Grassley on the World Trade Organization Framework
M E M O R A N D U M
To: Reporters and Editors
Re: World Trade Organization framework
Da: Monday, Aug. 2, 2004
Sen. Chuck Grassley, chairman of the Committee on Finance, made the following commenton the World Trade Organization framework reached over the weekend.
"The framework reached at the WTO this weekend presents a historic opportunity for U.S. farmers, including farmers in Iowa. The United States was able to lock in some of its major trade negotiating objectives for agriculture in this framework. U.S. agriculture has been seeking some ofthese goals for years. For example, WTO members agreed to the elimination of agricultural exportsubsidies, the most-trade distorting of all subsidies. The framework also provides for greaterharmonization of domestic support, so countries with higher subsidy levels will cut their subsidiesmore. This means that the European Union’s subsidies will fall closer in line with those providedby the United States. Likewise, in the area of market access, countries with higher tariffs will haveto lower their tariffs more than will other countries. Given that U.S. tariffs on agricultural productsare generally much lower than those of our trading partners, greater tariff harmonization will leadto greater fairness in the world trading system for U.S. farmers.
"While the framework makes some positive advances, there still is a long way to go beforethe Doha Round is deemed a success for U.S. agriculture. The road map is there. Now we have tofill in the details. For example, I’ll be pushing hard to make sure that the Doha promise of‘substantial improvement in market access’ becomes a reality for the American farmer. I know ourfarmers can compete with anyone in the world, but that competition must be on equal terms. Theroad map laid out this past weekend can surely help us get there, and I’ll continue my efforts to makesure that this is what's achieved as negotiations continue.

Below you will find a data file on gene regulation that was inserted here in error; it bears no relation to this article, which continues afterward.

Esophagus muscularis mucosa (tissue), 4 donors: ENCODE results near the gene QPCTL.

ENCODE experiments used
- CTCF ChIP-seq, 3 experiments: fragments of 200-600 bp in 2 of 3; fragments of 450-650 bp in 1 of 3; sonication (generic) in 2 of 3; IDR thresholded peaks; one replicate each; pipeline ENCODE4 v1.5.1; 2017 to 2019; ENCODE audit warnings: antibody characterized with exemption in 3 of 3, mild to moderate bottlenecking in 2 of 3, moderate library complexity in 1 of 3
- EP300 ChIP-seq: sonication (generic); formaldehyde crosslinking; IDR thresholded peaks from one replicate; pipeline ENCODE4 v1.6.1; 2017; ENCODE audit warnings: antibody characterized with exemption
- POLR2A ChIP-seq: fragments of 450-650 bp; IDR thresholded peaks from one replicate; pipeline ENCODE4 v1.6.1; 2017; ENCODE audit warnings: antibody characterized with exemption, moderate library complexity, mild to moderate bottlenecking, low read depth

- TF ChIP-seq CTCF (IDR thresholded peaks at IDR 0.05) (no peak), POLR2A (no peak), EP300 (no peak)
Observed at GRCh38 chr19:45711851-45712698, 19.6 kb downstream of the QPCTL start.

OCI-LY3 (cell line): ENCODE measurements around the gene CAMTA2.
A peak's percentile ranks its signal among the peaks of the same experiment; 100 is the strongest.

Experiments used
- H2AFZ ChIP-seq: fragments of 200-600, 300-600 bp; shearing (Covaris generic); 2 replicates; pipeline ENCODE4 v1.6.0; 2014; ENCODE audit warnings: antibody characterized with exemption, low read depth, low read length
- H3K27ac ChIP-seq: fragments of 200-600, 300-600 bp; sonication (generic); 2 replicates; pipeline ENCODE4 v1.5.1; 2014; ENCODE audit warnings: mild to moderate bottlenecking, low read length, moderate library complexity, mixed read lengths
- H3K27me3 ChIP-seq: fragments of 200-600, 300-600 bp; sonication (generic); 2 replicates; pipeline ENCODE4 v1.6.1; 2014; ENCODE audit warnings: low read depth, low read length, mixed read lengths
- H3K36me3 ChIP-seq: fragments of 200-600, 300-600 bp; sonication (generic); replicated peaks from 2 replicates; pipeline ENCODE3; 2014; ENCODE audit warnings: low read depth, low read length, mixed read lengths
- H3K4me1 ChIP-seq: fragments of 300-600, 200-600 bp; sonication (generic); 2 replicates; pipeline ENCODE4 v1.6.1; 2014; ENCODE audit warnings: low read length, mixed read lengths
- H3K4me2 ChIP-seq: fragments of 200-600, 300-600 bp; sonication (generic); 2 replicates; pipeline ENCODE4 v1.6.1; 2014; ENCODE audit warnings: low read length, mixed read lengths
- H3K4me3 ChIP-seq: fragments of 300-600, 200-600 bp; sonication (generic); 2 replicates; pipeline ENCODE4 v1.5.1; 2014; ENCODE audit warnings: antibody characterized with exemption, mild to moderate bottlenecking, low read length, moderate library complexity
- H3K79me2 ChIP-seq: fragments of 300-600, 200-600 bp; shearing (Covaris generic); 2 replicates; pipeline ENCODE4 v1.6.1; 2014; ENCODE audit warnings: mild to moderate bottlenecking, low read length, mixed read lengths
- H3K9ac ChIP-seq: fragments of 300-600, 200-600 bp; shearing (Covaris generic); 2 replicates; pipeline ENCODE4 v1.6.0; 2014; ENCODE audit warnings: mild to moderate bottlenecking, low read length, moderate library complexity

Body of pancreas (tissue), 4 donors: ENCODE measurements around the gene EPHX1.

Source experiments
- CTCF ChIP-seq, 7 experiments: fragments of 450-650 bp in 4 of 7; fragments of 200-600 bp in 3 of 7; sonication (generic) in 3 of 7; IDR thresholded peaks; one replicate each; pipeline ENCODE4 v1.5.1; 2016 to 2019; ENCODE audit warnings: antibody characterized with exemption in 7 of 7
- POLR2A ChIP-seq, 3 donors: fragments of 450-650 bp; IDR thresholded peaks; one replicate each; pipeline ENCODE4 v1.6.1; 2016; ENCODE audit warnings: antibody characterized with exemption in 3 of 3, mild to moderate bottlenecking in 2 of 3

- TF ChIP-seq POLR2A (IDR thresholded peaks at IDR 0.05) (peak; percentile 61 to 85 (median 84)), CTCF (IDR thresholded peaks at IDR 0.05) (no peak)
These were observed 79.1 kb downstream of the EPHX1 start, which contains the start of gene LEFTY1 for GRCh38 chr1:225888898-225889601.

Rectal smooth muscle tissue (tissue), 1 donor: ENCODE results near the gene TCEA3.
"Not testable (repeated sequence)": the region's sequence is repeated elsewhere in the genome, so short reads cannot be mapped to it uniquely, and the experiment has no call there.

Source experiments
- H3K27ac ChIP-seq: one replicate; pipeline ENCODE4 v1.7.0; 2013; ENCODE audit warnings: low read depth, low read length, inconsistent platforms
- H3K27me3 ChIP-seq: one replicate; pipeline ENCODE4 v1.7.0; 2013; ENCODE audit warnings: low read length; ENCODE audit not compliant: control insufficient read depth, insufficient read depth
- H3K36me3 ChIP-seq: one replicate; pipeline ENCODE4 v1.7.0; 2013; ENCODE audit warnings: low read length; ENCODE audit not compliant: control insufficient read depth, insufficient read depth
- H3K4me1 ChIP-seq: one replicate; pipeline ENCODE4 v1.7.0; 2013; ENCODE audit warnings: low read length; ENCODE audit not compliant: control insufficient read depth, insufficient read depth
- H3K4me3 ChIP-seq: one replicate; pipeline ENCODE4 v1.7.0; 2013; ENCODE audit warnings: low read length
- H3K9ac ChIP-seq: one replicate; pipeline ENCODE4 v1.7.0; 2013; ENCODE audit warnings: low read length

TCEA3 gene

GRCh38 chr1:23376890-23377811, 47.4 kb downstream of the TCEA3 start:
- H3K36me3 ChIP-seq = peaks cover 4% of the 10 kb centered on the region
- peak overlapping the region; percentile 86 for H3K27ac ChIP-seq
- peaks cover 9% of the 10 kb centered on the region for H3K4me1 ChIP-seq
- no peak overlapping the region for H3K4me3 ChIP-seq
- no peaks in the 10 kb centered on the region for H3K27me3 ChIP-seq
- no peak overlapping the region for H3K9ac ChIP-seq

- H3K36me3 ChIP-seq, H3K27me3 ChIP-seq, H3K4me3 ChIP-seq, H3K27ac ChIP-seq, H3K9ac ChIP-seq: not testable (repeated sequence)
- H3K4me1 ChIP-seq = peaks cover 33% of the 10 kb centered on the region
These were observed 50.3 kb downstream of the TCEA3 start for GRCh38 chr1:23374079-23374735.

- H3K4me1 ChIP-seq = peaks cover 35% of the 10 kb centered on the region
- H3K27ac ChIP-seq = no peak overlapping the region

"We also need to keep in mind that negotiations through the WTO are just about the only wayfor us to achieve significant worldwide agricultural reform – reform that's necessary if U.S.agriculture is to compete on a level playing field. I find it ironic that some members of theDemocratic Party are now criticizing a framework that would help us get there. I’m certain that theywould be complaining and criticizing just as loudly had no framework been achieved at all.
"Finally, many people believe that negotiations in non-agriculture market access and serviceshave been stymied due to our inability to make progress toward agriculture trade liberalization. Inthat sense, successful conclusion of this framework can help unlock negotiations in these two areas.I’m sure that’s welcome news for America’s manufacturing and service sectors."
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